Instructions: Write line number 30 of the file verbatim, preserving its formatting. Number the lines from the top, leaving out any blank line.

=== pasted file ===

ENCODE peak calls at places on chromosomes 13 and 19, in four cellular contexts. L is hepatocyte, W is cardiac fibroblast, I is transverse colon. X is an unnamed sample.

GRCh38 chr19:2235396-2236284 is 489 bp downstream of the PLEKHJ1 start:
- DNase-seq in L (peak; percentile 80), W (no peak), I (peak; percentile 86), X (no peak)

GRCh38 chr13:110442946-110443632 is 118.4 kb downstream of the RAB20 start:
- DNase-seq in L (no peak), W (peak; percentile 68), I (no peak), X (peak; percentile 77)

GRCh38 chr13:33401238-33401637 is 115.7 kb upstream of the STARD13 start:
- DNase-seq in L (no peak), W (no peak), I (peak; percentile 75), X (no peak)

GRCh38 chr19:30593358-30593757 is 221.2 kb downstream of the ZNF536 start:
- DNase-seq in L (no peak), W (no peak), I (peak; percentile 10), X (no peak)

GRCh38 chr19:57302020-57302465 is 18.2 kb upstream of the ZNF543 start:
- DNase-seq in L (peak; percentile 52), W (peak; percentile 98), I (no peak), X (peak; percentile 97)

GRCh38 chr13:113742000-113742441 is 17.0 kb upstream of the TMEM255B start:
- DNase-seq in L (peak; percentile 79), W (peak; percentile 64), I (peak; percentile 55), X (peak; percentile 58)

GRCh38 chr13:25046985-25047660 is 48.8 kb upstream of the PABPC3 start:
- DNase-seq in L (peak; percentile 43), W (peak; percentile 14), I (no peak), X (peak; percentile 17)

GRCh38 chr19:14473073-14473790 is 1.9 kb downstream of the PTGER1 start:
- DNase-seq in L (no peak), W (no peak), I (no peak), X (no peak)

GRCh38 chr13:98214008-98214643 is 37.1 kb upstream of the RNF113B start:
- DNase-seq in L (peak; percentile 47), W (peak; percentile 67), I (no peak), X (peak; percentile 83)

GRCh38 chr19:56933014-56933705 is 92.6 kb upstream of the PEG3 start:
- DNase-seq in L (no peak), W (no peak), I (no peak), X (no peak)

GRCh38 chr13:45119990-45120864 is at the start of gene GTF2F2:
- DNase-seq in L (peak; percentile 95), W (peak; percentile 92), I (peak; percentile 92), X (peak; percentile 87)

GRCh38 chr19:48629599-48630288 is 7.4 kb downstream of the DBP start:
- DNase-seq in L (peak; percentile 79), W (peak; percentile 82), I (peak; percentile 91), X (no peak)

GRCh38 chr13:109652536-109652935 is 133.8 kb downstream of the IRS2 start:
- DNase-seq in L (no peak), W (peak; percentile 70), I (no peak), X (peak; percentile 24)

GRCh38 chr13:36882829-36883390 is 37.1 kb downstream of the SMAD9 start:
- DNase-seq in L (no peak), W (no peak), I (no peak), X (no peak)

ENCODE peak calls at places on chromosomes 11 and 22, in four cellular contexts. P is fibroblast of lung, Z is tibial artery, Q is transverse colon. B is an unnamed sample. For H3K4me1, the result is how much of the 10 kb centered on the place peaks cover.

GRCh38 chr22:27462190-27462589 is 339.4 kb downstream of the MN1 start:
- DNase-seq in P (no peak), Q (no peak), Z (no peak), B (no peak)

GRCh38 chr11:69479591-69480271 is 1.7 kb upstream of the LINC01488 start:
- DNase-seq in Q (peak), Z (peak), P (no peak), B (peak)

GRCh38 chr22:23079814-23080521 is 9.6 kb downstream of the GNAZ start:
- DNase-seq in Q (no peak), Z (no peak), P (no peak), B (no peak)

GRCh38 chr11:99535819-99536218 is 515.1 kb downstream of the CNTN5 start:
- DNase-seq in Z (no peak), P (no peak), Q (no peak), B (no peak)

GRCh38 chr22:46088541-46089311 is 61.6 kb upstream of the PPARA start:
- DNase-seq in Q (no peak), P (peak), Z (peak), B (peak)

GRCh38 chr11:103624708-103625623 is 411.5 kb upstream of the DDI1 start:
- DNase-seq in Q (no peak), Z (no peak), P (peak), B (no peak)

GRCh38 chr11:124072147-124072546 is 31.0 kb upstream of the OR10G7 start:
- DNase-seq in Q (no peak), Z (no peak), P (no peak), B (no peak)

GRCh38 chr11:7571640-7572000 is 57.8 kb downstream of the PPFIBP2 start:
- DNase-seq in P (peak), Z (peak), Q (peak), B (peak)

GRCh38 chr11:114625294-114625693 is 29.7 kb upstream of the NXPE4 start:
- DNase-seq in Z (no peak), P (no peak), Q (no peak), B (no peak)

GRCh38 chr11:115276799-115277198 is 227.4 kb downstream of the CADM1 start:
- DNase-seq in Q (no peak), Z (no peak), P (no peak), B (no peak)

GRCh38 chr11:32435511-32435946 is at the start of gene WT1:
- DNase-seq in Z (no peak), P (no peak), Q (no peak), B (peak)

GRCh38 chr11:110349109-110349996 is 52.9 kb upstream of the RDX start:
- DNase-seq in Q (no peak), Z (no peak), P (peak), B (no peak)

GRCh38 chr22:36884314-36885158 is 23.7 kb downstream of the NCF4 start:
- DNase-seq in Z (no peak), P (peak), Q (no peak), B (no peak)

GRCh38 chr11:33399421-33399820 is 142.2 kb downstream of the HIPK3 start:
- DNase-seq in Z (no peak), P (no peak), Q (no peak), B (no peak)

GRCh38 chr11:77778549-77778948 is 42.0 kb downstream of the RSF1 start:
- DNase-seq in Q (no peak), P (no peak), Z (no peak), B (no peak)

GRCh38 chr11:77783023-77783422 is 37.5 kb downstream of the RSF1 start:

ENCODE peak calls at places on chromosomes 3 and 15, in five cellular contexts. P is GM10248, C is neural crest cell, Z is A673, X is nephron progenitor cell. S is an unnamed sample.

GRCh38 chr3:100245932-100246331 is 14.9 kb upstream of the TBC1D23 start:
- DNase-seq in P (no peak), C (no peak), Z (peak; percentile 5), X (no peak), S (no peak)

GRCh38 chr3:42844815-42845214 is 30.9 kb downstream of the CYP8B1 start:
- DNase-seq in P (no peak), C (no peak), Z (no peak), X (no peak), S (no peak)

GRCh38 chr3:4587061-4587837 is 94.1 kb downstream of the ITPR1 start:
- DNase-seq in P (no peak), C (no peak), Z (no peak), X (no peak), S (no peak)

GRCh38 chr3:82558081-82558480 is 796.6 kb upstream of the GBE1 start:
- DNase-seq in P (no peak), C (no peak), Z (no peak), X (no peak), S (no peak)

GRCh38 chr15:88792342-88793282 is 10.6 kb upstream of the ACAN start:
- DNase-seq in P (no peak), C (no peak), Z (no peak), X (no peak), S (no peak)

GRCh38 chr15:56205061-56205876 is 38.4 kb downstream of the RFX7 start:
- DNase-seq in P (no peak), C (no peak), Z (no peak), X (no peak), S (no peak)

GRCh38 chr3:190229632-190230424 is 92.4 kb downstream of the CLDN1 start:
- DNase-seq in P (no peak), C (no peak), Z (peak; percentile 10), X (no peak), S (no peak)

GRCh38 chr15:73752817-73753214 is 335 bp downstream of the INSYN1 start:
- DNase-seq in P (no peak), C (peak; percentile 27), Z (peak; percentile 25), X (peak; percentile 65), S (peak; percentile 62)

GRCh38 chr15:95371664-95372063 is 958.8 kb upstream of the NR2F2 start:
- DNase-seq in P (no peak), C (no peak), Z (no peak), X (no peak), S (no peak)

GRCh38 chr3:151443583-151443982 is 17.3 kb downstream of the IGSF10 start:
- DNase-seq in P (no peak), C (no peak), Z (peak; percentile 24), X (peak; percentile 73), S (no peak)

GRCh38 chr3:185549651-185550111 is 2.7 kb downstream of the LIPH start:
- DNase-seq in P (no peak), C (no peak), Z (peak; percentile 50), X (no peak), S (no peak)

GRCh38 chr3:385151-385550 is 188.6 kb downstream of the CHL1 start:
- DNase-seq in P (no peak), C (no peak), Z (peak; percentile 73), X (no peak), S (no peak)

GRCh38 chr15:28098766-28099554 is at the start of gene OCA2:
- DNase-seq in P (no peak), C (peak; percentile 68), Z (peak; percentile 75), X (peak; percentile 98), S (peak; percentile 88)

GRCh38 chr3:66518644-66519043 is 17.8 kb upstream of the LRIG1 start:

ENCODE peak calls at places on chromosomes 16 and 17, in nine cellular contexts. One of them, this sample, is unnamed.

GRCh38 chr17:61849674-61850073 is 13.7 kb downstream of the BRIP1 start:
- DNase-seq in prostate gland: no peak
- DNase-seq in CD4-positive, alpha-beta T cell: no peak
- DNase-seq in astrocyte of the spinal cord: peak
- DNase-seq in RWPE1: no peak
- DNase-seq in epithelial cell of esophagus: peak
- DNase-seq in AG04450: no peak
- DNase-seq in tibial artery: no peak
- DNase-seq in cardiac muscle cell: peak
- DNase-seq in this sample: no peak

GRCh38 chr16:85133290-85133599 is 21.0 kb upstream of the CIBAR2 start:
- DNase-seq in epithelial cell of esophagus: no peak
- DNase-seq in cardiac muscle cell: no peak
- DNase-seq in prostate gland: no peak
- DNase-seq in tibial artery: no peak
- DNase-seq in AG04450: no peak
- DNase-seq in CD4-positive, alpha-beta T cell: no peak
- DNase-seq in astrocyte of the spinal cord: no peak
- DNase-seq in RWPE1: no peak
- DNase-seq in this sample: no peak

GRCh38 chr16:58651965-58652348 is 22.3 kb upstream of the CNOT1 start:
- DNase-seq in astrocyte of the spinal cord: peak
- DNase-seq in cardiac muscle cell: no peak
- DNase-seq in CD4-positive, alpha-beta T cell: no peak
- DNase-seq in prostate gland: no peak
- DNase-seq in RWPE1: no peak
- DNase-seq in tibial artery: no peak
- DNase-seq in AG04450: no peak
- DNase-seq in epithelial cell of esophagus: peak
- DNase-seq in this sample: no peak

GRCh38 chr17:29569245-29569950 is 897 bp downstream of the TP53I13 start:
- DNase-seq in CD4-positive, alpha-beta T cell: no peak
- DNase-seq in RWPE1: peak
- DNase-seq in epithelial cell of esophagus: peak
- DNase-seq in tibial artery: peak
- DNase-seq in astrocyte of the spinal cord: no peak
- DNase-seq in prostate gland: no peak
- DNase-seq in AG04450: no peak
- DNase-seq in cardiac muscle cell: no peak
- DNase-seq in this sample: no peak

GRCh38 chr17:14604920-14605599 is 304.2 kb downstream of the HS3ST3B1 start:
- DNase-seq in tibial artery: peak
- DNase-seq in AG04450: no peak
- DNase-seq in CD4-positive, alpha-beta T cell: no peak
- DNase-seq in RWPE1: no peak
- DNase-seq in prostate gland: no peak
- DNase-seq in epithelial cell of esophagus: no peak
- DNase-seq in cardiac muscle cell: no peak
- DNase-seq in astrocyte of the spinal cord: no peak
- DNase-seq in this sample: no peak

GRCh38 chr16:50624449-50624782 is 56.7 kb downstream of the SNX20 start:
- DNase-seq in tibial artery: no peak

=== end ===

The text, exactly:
ENCODE peak calls at places on chromosomes 11 and 22, in four cellular contexts. P is fibroblast of lung, Z is tibial artery, Q is transverse colon. B is an unnamed sample. For H3K4me1, the result is how much of the 10 kb centered on the place peaks cover.